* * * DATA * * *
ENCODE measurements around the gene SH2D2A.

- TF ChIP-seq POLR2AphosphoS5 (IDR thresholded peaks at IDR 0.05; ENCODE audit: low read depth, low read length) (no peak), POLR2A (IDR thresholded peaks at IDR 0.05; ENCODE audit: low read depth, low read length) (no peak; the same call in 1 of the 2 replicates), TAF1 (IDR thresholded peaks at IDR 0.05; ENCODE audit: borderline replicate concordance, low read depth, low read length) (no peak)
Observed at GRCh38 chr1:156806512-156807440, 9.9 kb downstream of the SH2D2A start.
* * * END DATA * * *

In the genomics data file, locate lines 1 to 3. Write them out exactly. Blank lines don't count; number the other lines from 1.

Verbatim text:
ENCODE measurements around the gene SH2D2A.

- TF ChIP-seq POLR2AphosphoS5 (IDR thresholded peaks at IDR 0.05; ENCODE audit: low read depth, low read length) (no peak), POLR2A (IDR thresholded peaks at IDR 0.05; ENCODE audit: low read depth, low read length) (no peak; the same call in 1 of the 2 replicates), TAF1 (IDR thresholded peaks at IDR 0.05; ENCODE audit: borderline replicate concordance, low read depth, low read length) (no peak)
Observed at GRCh38 chr1:156806512-156807440, 9.9 kb downstream of the SH2D2A start.